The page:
I am a Killer (2018) s01e02 Episode Script

Deandra Buchanan

[Foster] You know, I later learned a lot about the LaHoods.
Their father's a good man, from everything that I've learned about the family.
And this father had three boys, which was Michael Jr.
, which was Nicholas, and there's a younger brother.
Well, I learned that Michael was a young man that had a lot of potential.
This was a potential that was cut short.
I understand from his family's perspective that they kind of see me as the responsible party.
There's a point that I had to come to in my life where I had to realize that I put myself in this position and I was a part of this crime that took place.
My name is Kenneth Foster Jr.
I'll be 41 years old next month.
I was convicted for capital murder, and I was sentenced to death in 1997.
[man 1] And I walked up, I fired one shot.
And as I got closer, I fired one more shot.
[man 2] She was shot through the cheek and it stopped in her jaw.
[man 3] I drove him around behind a desk and I stabbed him approximately 25 times.
[man 4] I couldn't believe it.
I just thought I can't believe I just killed somebody.
[man 5] I don't feel bad about it.
[laughs] [man 6] I started stabbing him, stabbing the guy on the couch.
I don't even need this, huh? Okay.
Okay.
I done got, I done got old with this beard.
I done got grey hairs everywhere.
[clears throat] [distant siren blaring] [Foster] Well, I grew up mostly in San Antonio, Texas.
Both of my parents were Unfortunately, they were they were both drug addicts and in and out of prison.
When I had my time with my father, that time was spent mostly on his terms, which was him going in the store stealing to support his habit, watching him shoot drugs.
Sometimes he'd try to teach me how to be a better criminal when I was just a child.
Eventually, around fourth grade, which was in the '80s, my grandparents took me in.
You know, they wanted to give me a chance in life, and they did their best to raise me from there.
So, for me to sit here and say that I didn't have opportunity would be wrong.
I'd be, I'd be telling a lie.
They deserve better than what I did.
[upbeat music playing on radio] [Foster] At that time, which was 1996, I was getting involved in music.
I had friends that had a recording studio.
And the night in question, which was August 14th, we were hanging out.
We were, you know, we were smoking, we were drinking, and we were kind of club hopping.
We wanted to go see different clubs.
And there was four of us that was in the car.
I was driving.
In the front passenger seat was Julius Steen.
Sitting behind me was Mauriceo Brown, and in the passenger back seat was DeWayne Dillard.
As we were driving, you know, one of the occupants said, you know, they asked if maybe we wanted to pull a jack move, you know? And a jack move was pretty much, you know, you kind of run up on somebody.
And it's basically, it's a robbery.
Under the law, it's a robbery.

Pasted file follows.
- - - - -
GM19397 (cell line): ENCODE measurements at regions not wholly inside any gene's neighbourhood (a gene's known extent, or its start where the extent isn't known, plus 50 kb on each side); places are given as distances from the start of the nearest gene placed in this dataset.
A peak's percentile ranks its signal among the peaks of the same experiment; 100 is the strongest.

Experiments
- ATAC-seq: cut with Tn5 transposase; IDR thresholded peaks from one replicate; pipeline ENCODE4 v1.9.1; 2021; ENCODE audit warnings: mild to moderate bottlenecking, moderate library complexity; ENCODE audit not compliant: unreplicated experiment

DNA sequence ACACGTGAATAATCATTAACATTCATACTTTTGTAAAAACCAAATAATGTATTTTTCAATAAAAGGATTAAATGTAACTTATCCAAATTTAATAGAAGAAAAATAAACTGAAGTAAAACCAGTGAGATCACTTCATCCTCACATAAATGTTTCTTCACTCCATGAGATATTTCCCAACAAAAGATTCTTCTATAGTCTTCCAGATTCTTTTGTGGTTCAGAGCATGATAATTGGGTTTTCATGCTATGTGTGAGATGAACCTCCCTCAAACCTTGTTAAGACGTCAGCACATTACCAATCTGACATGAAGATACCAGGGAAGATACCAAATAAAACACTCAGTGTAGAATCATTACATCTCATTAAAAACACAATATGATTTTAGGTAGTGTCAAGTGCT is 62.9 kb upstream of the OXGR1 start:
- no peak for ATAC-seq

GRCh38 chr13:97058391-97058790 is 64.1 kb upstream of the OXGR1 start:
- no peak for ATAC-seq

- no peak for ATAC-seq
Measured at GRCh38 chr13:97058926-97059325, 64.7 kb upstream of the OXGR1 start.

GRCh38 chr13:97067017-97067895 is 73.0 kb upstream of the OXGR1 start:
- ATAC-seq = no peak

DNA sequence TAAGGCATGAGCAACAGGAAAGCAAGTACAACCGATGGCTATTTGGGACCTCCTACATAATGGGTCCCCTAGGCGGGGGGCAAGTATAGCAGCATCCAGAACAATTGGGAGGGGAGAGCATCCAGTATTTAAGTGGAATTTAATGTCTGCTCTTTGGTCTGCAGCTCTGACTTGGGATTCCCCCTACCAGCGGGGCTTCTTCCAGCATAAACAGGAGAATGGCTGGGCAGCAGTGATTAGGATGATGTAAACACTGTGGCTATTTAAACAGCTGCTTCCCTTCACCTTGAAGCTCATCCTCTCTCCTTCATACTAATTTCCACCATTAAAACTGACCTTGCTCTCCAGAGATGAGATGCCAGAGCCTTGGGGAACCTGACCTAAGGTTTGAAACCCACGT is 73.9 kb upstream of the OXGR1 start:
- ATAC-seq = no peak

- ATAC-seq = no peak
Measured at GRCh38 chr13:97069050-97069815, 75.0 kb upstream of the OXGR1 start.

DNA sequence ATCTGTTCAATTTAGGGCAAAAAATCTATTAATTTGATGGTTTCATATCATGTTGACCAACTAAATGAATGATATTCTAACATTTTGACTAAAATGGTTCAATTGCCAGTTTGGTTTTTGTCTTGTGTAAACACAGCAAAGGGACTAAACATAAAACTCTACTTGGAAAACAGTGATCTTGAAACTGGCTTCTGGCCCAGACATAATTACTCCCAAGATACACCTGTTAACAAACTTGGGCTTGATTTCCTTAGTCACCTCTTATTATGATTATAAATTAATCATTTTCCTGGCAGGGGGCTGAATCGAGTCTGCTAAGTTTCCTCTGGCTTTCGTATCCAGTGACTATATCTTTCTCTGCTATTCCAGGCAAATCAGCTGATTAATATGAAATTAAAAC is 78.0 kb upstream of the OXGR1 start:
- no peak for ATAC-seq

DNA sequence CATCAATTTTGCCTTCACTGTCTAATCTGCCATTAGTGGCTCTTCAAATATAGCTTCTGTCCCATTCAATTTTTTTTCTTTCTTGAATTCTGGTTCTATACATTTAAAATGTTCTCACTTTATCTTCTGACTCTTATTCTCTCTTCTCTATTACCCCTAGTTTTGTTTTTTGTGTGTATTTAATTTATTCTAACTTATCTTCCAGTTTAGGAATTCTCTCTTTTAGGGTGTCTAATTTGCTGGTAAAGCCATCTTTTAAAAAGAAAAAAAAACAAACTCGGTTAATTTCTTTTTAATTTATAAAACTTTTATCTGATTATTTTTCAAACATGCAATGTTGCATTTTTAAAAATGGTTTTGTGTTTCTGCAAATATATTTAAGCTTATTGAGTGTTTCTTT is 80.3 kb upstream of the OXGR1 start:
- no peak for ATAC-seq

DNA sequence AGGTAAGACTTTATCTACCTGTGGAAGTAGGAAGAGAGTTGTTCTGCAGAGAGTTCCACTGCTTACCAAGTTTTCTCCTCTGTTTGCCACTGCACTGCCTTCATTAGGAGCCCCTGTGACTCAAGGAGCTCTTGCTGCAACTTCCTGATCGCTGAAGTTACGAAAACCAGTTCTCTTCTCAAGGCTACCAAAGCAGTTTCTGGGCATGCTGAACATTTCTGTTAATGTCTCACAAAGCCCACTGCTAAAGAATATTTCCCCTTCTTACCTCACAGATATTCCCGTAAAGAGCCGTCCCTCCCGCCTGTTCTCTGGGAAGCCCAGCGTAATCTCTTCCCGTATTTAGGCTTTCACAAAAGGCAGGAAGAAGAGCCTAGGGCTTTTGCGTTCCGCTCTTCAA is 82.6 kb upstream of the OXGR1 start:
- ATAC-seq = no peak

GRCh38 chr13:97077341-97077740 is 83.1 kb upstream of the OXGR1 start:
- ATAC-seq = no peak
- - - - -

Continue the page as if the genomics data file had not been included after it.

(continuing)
I was, you know, I fell to peer pressure, and I said okay.
And so, this happened twice.
And there was, there was an unsettling feeling in me.
I knew.
I knew it was wrong.
And I knew it shouldn't be happening.
And we decided to stop, you know? We were kind of what you would call "joy riding.
" We knew that we were heading in a direction of a club that we had heard about.
And so, as we were driving towards this area, there was another two cars in front of us.
The two cars ended up turning into a residential area.
That's where, that's where the events took a wrong turn.
They ended up pulling up into a house to the left, so we kept going straight down the road.
The road happened to We thought it was a dead end, so we made a U-turn.
As we were getting ready to leave the residential area, there was a female that was standing at the end of the driveway.
And she kind of flagged us down.
You know, she she looked in the car and she wanted to know, "Hey," you know, "do I know you?" We said, "No, you don't know us.
" And she was dressed real skimpy.
It came out later that she was a stripper, you know.
And, and she looked good.
She was a beautiful woman.
And, um one of the occupants in the car had actually said that I believe it was Mauriceo Brown who was in the back, you know.
And Mauriceo Brown was kind of a class clown, and he, you know, was a goofball.
He liked to flirt with women, so he told her, "Hey, you look good.
" And she said, "Well, you know, if, uh [stammers] If you like what you see, take a picture.
It'll last longer.
" So, at that point, Mauriceo Brown exited the car.
And, you know, he approached the woman.
And at the top of the driveway, Michael LaHood Jr.
was there.
What happened at this point is under a lot of controversy.
At the time that Mauriceo Brown left the car, we were about 70 feet away at the bottom of the driveway.
The driveway went up like a slope, and then it went into, like, a carport, okay? So, whatever took place up there is probably only known between Mauriceo, Michael, and Mary Patrick because they were the only ones that were there.
[gunshot] [static hisses] [man] This is SAPD case number 96492347, the scene of a capital murder.
I did know he had a gun.
He never said he's taken the gun.
He never said, you know, "Be prepared to take off.
" We didn't know what he was going out to do.
We really thought he was going out to goof around with the female.